Albion Lawrence receives 3-year funding from NASA’s Physical Oceanography program

Albion Lawrence

The ocean is a highly complex, multiscale system, with many types of motions occurring simultaneously. Ocean turbulence between 1km and hundreds of kilometers (the *submesoscale* and *mesoscale*) contains about 90% of the kinetic energy of the ocean, and is crucial for understanding the vertical and horizontal transport of heat, salt, carbon, and microorgamisms; and for understanding the coupling between the ocean and atmosphere. At these scales, internal waves driven by tides and wind also propagate through the ocean and play an important role in mixing such quantities. Characterizing and disentangling these different classes dynamics, and understanding how they interact, is a central problem in physical oceanography. This has become particularly salient with the December 2022 launch of the Surface Water and OceanTopography (SWOT) satellite, which will observe the ocean from space with unprecedented resolution.

Typical studies focus on the kinetic energy as a function of physical scale, (the “power spectrum”), to characterize ocean turbulence. However, this is a fairly blunt instrument and requires more precision than is available. Thus, Joern Callies, Assistant Professor for Environmental Science and Engineering at Caltech and Albion Lawrence, Professor of Physics, intend to use high-order statistical tests, inspired by tools used by observational cosmologists, quantum field theorists, and statistical physicists, to study mesoscale and submesoscale ocean dynamics using satellite observations, direct measurements made in the ocean, and numerical modeling. Their proposal, “Higher-order statistics of geostrophic turbulence and internal waves”, for which Professor Lawrence is the PI and Professor Callies is the Co-PI, was just selected for funding by the Physical Oceanography program at NASA. It was one of nine proposals selected out of 40 in 2022.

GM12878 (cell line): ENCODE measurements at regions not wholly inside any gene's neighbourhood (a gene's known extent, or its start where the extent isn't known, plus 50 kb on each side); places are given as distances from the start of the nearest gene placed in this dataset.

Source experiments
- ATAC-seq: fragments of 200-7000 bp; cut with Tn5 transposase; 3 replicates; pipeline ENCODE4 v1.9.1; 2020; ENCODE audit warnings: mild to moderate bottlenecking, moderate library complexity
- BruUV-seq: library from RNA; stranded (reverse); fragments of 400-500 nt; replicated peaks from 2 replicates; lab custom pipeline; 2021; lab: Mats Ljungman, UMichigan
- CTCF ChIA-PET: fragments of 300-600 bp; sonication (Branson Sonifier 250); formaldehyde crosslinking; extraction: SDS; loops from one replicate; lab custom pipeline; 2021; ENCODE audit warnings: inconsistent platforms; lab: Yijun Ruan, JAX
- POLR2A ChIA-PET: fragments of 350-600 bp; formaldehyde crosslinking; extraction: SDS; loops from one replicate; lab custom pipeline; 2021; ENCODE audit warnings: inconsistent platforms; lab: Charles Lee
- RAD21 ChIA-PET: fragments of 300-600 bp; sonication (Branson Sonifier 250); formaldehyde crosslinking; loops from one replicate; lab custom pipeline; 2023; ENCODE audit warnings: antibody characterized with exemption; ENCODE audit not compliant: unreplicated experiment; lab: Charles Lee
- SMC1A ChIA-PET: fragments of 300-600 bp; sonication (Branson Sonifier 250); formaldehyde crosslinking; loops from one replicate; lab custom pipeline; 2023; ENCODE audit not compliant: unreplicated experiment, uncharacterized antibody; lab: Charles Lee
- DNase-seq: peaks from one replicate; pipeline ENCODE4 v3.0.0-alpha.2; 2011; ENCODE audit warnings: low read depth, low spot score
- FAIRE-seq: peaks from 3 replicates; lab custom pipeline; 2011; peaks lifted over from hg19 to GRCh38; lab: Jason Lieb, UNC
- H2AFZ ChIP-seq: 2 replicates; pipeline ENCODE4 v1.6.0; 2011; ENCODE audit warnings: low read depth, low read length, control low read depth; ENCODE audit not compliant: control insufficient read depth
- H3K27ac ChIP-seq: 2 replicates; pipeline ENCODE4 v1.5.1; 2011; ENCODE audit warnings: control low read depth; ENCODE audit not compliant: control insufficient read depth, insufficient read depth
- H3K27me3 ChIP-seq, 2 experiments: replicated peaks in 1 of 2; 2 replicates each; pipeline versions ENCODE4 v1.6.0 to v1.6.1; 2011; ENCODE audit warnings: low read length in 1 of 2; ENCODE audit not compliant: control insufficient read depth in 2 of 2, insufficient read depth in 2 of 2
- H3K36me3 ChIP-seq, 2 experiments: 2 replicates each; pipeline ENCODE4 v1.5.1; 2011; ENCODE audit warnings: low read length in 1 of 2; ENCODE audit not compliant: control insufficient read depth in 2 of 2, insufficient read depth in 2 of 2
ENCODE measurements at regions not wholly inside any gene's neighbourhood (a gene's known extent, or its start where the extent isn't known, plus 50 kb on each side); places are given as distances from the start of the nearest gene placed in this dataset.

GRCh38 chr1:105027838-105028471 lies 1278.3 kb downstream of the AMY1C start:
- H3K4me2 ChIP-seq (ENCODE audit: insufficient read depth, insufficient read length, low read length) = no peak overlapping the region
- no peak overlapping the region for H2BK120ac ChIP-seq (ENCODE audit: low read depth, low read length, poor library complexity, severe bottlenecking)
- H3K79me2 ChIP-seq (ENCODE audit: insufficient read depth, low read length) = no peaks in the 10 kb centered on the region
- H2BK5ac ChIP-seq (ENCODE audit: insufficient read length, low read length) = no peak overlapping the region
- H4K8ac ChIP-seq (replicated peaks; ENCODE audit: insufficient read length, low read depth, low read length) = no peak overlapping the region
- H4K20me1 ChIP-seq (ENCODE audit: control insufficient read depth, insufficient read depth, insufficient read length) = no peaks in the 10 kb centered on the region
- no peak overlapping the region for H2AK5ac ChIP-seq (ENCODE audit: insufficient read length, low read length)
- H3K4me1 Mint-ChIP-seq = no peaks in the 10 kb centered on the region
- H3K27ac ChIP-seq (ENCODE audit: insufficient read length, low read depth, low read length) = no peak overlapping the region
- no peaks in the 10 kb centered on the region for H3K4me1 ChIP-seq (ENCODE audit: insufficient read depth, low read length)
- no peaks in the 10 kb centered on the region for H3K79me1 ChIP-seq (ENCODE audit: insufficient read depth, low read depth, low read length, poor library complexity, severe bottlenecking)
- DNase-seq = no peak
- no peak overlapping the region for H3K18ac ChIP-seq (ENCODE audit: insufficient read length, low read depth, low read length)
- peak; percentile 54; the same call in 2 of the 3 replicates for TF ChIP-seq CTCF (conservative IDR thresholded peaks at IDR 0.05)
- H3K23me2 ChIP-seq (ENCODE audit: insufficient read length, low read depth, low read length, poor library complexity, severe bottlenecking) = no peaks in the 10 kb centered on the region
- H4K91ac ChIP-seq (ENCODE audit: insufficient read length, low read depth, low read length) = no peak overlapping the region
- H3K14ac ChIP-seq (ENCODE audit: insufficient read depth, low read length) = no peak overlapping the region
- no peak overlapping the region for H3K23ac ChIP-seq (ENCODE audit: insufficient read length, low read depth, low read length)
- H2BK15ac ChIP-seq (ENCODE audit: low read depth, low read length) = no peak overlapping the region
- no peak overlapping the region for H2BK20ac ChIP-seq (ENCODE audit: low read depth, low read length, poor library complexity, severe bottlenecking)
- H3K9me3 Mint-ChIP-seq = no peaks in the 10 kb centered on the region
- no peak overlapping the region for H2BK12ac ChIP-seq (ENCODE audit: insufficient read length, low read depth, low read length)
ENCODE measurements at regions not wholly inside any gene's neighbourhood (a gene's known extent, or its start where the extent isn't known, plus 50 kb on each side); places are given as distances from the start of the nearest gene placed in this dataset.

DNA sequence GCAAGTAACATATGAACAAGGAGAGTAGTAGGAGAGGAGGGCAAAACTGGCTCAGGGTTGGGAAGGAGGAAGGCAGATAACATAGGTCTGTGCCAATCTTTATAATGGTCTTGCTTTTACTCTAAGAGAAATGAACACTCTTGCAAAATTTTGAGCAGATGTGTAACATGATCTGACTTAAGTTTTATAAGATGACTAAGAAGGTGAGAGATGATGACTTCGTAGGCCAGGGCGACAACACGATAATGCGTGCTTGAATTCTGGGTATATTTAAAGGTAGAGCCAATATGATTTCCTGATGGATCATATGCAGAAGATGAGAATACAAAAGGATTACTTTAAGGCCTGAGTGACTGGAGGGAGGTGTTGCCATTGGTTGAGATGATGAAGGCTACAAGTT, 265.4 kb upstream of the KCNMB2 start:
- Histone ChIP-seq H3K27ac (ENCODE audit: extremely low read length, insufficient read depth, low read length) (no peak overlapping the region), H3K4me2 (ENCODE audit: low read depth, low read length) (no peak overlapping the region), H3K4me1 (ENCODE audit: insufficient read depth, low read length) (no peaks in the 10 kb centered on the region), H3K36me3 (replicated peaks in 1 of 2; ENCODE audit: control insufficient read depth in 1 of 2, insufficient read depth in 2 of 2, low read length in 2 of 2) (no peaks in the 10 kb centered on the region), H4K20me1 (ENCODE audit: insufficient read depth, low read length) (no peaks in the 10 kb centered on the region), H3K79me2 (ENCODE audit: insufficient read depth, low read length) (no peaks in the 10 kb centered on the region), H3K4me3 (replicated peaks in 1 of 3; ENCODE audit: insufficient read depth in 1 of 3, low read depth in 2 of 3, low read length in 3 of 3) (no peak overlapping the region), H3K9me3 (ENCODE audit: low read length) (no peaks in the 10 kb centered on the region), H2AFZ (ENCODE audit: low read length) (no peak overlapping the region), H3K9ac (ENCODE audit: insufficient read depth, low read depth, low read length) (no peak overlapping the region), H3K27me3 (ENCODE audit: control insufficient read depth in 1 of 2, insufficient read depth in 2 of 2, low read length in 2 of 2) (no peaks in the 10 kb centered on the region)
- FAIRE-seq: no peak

Professor Lawrence has been a theoretical high energy physicist for over thirty years, and has only recently begun working in climate-related physics problems. He just co-wrote two papers (arxiv.org, arxiv.org) on black holes and quantum gravity. To further help his move into this new field, he was also awarded a Simons Foundation Pivot Fellowship to spend the 2023-24 academic year embedded in Professor Callies’ group at Caltech. Brandeis’ collegial and interdisciplinary environment had a lot to do with the success and fun Professor Lawrence has had to date. This direction of his research was spurred by his involvement in a large multi-department NSF IGERT grant in “Geometry and Dynamics” that ran from 2011-2018; and got a very important boost from a Provost’s Innovation on “Nonequilbrium Statistical Mechanics of the Ocean and Atmosphere” that Lawrence received in 2019.

Brain rhythms coordinate neural networks to mediate memory-guided decision making

Significance of findings: The authors report coordination mechanisms between oscillations recorded in the CA1 subfield of the hippocampus, prefrontal cortex, and olfactory bulb and cell ensemble activity in CA1 and prefrontal cortex during odor-cued decision-making. The important findings support the hypothesis that the β rhythm plays a role in coordinating CA1-prefrontal cortex ensembles during decision-making. Sensory-guided decision-making is of broad significance to many readers who are studying executive functions and decision-making behaviors, and the observations reported in this manuscript provide convincing evidence of mechanisms that may support these functions and behaviors.

“Rhythmic coordination and ensemble dynamics in the hippocampal-prefrontal network during odor-place associative memory and decision making”. Claire A Symanski, John H Bladon, Emi T Kullberg, Paul Miller, Shantanu P Jadhav. eLife 2022, 11:e79545. DOI: 10.7554/eLife.79545

Simons Foundation: Jané Kondev discusses the Mathematics of Biology

As part of their 4 Minutes With series, the Simons Foundation recently presented a video of Jané Kondev, William R. Kenan, Jr. Professor of Physics, discussing the Mathematics of Biology. Kondev is a 2020 Simons Investigator in Theoretical Physics in Life Sciences.

Image: Simons Foundation

Kondev is a theoretical physicist who works primarily on problems in molecular and cell biology (Kondev Group).

 

 

Han receives DoD award to purchase X-ray diffraction instrument

Congratulations to Grace Han, Assistant Professor of Chemistry and Landsman Career Development Chair in the Sciences. She has been awarded funds from the Department of Defense to purchase a bench-top X-ray diffraction instrument. This award is part of the DoD’s Defense University Research Instrumentation Program (DURIP) that will provide $59 million in FY 2023 to purchase research equipment at 77 institutions across 30 states.